As we were having our first youth meeting I looked outside to the beautiful sunny, green garden with a fountain. Who else do I see but three of our Indian negotiators. How is this possible? Indian bureaucrats are often quite hard to access or catch – but I guess I’m not in India. I’m writing from Bonn at the interim UN meetings on climate. It is not uncommon at these negotiations to come across negotiating teams and bureaucrats having lunch, in corridors, walking in and out of meetings, and it’s not uncommon to exchange smiles, say hello and slap high fives (well almost).

So what are these Negotiations about?

Some say climate change, some say trade, some say geo-politics. Officially it’s about emissions mitigation targets, financing, technology transfer, adaptation and forest protection. But what is it really about? For me as a young person, I would say it’s about equity. Both global south equity and inter-generational equity. The developed countries are pushing to maintain their lifestyles and are resisting change, whilst the developing countries fighting for their survival (and the emerging economies neither completely here nor there, creating a group of their own).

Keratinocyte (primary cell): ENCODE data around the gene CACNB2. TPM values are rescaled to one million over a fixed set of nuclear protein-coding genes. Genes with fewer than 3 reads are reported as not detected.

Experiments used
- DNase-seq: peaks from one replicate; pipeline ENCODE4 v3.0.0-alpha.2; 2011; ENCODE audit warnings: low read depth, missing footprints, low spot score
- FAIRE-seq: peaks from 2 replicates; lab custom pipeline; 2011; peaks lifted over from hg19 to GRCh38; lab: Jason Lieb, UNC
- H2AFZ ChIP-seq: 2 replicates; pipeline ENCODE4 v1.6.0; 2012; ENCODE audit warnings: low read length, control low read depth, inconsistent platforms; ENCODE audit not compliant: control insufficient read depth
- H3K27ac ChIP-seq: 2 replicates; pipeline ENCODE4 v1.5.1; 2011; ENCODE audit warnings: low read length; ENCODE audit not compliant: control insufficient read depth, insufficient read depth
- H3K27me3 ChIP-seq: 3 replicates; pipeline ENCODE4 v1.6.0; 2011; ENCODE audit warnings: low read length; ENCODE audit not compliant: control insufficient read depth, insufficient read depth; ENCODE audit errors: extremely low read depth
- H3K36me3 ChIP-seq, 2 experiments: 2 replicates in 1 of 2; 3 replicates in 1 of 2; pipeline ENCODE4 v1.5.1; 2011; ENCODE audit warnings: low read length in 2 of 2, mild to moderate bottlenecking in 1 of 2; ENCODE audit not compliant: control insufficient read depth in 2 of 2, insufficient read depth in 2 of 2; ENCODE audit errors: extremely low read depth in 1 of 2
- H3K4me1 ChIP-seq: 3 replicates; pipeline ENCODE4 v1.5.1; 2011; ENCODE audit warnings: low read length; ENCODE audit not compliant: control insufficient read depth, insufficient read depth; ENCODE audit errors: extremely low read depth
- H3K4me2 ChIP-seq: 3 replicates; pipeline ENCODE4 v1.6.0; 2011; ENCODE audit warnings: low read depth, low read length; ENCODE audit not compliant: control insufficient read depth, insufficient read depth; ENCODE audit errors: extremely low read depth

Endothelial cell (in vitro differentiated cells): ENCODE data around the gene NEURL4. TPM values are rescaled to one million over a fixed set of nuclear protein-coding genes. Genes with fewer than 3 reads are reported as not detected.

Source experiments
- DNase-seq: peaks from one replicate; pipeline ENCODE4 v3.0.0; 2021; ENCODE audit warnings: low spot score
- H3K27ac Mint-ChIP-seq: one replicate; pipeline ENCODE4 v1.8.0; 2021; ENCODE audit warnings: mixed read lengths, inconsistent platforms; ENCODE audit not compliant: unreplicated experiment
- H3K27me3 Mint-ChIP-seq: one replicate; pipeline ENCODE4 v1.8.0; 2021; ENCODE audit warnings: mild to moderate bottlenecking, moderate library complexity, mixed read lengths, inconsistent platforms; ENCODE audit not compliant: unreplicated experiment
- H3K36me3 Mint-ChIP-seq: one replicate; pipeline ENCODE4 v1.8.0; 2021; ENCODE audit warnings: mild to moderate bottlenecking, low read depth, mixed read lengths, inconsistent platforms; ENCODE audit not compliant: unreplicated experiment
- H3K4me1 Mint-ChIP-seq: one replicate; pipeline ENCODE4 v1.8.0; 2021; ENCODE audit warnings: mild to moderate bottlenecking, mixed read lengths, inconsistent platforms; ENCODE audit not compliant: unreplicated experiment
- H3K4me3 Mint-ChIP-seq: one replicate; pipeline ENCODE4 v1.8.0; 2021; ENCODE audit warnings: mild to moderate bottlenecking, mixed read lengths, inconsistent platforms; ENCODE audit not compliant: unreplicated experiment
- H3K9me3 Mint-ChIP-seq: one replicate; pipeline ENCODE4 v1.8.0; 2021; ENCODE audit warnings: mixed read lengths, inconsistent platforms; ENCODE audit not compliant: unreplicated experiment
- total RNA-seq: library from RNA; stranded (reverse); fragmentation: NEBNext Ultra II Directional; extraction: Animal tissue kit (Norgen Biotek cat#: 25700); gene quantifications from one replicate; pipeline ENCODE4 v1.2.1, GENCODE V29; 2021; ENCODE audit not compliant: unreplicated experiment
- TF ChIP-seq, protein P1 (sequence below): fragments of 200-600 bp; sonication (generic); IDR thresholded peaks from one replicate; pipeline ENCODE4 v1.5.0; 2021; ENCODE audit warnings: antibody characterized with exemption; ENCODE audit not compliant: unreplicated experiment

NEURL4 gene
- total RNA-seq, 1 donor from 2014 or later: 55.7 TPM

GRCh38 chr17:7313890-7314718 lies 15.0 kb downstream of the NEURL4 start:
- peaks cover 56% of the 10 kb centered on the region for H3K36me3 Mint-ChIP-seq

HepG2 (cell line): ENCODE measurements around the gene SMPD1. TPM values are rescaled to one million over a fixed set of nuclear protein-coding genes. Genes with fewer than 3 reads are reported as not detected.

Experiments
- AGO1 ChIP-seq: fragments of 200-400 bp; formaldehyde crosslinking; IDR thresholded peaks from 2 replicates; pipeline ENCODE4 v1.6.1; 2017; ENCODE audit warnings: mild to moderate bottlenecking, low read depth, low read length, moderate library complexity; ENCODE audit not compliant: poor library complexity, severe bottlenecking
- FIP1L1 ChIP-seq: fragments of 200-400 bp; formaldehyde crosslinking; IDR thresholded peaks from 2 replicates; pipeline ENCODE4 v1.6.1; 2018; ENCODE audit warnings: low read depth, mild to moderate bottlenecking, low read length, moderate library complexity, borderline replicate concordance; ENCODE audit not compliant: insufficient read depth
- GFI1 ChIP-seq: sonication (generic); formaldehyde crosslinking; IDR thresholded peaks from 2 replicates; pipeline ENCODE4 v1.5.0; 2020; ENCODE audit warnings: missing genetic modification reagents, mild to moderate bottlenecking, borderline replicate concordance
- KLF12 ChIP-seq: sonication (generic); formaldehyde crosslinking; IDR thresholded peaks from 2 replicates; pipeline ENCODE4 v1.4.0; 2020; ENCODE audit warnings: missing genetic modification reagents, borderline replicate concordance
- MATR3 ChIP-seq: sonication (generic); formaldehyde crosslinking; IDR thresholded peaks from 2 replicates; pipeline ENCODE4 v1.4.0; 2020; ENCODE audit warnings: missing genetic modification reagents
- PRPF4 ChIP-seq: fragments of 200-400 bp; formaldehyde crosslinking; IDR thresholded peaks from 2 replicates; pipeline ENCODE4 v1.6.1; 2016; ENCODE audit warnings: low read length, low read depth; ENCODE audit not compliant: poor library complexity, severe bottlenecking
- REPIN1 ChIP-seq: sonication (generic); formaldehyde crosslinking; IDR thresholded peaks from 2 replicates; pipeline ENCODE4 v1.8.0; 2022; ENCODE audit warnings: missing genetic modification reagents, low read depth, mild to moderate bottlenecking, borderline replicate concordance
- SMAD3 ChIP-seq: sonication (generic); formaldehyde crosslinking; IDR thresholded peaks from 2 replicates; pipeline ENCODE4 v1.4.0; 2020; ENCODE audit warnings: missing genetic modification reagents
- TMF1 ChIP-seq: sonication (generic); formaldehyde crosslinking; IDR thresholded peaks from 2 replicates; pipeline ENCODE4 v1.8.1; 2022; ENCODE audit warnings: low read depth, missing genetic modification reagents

It is a tight political environment. Canada is coming out with ludicrous ideas such as “decide your own target” or 3% emissions reductions by 2020 on 1990 levels. US is trying to pass through its first climate bill through congress – called the Waxman Markey bill that is being watered down day by day. Japan will be coming out with its 2020 targets over the next 2 weeks, eating out of the palm of its industries. Australia is debating it’s Emissions Trading Scheme with the government committing to 5% reductions by 2020, falling back to being puppets of the fossil fuel lobby. Doesn’t the future look bright?! People have said this is when it gets interesting. The major economies, especially the developed countries are trying to suck as much out of the other countries and are trying to get themselves the cheapest bargain possible. All the while the least developed countries and island nations are still pushing for their survival of a 350ppm target and 45% reductions by 2020 – what stark contrasts. Some believe that the negotiations may break down (some hope that they will). Let’s see what happens.

We are living in interesting times!

Signing out,

Deepa (Indian tracker)